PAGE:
His name was really Ringo Jones. He had a note that he desperately needed to sell. We agreed to meet at my office, and he would bring a copy of the note, deed and closing statement. He insisted that we meet in the next hour, which I reluctantly agreed to do.
The documents showed that the house Ringo had sold for $249,000 with a $227,000 first mortgage. The closing statement showed that the buyers had put down $22,000 cash and gotten a bank loan for the $227,000. Ringo, it turned out was holding a “hidden second.” This means that somehow the bank thought that the buyers had made a cash down payment, but after escrow closed, the second mortgage that Ringo was holding was recorded against the property. The effect was the sellers had bought the house with no money down. Ringo was holding a note with no equity in the property; and the buyers of the house had no cash invested in the house.
The terms of the note were 12% interest only all due in two years. The monthly payments were $220.00. The note was a year old so it was only one year from the balloon. This note is so risky it should have had a warning label and skull and crossbones on it. However, for the clever note buyer there may be a way to buy these types of notes.
Counting myself a “clever” note buyer I did several things. First, I told Ringo I only wanted to buy a part of the note since it was so very risky. I pointed out him that the chances of the note being paid were about same as Bill Clinton marrying Monica Lewinsky. I asked him what the smallest amount of cash he needed. He reluctantly admitted he needed $10,000 cash. Second, I told Ringo I needed to talk to the payors. He agreed. Third, I ask Ringo to guarantee the note on a piece of his own property. He agreed.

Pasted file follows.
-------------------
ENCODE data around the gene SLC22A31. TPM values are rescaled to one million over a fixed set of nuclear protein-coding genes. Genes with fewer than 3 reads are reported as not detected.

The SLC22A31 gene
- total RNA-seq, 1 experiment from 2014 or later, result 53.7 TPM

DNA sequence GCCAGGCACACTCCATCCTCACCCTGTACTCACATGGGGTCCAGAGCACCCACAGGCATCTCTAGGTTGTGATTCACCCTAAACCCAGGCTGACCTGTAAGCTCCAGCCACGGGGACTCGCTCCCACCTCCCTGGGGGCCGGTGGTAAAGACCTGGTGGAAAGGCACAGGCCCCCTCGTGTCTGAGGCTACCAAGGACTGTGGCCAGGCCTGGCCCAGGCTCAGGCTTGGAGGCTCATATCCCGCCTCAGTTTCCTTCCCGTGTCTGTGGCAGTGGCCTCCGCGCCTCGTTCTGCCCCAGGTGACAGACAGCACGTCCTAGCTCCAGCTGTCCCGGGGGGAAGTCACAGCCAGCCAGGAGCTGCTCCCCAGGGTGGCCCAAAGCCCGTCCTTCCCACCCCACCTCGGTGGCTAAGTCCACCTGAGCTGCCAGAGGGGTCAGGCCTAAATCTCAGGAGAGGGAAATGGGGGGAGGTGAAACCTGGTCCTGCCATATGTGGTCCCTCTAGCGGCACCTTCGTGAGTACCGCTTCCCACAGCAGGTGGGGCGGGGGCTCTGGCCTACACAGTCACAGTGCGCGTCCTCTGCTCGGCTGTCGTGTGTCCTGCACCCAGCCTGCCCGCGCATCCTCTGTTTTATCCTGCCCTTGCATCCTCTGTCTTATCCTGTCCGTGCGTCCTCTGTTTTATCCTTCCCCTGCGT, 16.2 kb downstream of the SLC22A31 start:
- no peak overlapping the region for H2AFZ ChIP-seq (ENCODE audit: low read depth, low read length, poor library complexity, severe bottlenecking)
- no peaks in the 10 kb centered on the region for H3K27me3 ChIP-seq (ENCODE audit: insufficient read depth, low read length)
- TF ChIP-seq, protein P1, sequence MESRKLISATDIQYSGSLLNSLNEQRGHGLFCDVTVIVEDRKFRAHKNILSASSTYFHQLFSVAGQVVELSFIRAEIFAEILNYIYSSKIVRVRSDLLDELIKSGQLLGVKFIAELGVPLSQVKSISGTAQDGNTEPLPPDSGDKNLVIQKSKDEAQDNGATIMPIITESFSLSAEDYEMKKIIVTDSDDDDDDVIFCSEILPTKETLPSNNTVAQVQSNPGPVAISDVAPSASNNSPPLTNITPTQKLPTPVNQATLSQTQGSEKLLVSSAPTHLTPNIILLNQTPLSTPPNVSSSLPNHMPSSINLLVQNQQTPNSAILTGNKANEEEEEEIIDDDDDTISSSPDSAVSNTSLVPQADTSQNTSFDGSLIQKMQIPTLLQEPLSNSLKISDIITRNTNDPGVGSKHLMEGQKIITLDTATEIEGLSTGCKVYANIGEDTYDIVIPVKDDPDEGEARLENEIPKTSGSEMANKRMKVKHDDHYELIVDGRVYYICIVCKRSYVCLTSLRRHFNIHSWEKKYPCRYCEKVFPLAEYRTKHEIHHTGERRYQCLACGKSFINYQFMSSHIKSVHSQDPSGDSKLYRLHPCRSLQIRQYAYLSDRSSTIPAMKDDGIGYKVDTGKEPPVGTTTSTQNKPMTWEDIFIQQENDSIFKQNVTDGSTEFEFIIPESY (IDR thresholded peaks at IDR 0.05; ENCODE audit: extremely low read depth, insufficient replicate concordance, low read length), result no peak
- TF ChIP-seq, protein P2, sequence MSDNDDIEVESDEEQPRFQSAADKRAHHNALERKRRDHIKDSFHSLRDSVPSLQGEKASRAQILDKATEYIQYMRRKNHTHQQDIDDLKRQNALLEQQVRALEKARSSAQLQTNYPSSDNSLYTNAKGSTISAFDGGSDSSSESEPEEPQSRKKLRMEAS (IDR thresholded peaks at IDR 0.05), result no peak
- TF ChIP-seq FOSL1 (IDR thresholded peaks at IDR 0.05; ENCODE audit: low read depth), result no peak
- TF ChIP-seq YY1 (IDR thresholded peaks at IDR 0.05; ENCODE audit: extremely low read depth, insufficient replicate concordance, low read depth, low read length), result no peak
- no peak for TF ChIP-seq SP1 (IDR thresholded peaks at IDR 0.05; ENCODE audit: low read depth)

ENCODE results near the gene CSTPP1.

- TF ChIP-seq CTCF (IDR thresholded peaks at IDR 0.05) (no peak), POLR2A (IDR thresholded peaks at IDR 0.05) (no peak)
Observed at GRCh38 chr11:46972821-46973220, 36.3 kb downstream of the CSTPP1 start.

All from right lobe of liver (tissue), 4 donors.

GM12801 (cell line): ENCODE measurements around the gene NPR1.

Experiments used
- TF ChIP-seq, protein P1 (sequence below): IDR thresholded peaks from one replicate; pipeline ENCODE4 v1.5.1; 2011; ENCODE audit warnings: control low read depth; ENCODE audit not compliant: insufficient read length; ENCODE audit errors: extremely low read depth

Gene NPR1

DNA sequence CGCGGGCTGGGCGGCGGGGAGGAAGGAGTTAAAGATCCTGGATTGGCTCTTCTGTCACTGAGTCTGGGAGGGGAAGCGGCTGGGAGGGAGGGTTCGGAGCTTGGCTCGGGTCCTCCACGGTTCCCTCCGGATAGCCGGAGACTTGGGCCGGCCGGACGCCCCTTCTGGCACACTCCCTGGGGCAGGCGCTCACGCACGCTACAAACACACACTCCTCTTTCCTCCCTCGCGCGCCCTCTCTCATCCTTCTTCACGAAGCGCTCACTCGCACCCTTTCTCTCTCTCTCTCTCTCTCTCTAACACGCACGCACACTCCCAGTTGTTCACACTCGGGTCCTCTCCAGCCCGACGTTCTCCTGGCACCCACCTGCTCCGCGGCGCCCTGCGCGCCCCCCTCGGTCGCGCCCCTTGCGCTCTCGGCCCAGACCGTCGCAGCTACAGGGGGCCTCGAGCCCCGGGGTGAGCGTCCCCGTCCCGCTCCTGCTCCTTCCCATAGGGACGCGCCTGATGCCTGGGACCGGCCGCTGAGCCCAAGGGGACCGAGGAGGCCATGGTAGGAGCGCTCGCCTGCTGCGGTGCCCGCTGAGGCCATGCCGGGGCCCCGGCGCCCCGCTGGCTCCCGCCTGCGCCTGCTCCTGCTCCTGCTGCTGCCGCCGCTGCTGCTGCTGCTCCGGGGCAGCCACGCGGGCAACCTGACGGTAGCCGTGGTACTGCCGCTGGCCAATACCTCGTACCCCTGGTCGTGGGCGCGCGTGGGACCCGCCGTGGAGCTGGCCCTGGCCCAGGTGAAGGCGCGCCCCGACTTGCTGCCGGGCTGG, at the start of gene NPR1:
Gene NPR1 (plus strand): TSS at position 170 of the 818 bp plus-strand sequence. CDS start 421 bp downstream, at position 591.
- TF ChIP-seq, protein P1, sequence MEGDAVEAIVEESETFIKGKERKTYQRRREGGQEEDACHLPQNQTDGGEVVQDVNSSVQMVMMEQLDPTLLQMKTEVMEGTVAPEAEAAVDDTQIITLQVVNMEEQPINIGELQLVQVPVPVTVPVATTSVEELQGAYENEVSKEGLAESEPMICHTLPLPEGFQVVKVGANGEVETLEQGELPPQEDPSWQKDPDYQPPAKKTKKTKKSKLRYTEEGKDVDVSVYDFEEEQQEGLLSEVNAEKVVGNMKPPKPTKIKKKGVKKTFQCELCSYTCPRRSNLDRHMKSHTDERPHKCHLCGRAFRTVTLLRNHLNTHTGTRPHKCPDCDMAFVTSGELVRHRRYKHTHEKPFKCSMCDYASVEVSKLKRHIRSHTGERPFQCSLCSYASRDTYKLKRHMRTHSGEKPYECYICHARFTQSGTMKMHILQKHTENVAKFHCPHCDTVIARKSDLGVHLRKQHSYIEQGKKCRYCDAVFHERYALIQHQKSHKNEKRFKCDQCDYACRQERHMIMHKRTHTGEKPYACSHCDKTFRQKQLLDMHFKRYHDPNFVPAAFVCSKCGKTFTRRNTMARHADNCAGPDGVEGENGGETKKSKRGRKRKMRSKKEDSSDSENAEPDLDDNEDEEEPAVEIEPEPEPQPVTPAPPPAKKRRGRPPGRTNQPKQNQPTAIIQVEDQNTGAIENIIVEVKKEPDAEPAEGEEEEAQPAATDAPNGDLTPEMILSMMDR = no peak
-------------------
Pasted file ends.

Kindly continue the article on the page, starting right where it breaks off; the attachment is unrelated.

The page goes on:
I met with the payors the following day. The payors were a young married couple and the wife’s brother. They were all working and all lived in the house with two young children. I suspected they were worried about the balloon payment due in a year, and I was right.
I proposed the following. First, I would lower their interest rate from 12% to 10%, second I would amortize the note over 6 years and eliminate their balloon. In return, they must agree to raise their payment to $407.57 per month, and add some other collateral to the note, to insure they would pay it.
They owned a small lot in Shelter Cove, California for which their parents had $15,000 9 years ago. They agreed to add this property plus the subject property to a blanket deed of trust. They were very happy with the new deal, and I had a much better note.
Their new note looked like this:
N I PV PMT FV
72 10% $22,000 $407.57 $0
I then met with Ringo and proposed that I would buy the next 52 payments on this note for $10,000. When I had received the 52 payments, I would turn the note back to him and it would still have a balance due of $7,479. Ringo was thrilled. He got $10,000 now and a note with 20 payments of $407.57 remaining for a $7,479 balance due.
We opened escrow; I funded the note and ended up the following:
N I PV PMT FV
52 40% $10,000 $414.98 $0
If anyone thinks that 40% is an unconscionable yield consider:
♦ We get paid for what we know, and should not apologize for making a profit on our knowledge.
♦ Ringo had no other place to go. He was lucky he found us, and thankful he did.
♦ This is still a risky note, and no reasonable person with buy with less than a 40% yield and the extra collateral.
The lesson is many “bad” notes can be made into “better” notes if you can talk to the payor and restructure the terms and collateral.
by Jon Richards
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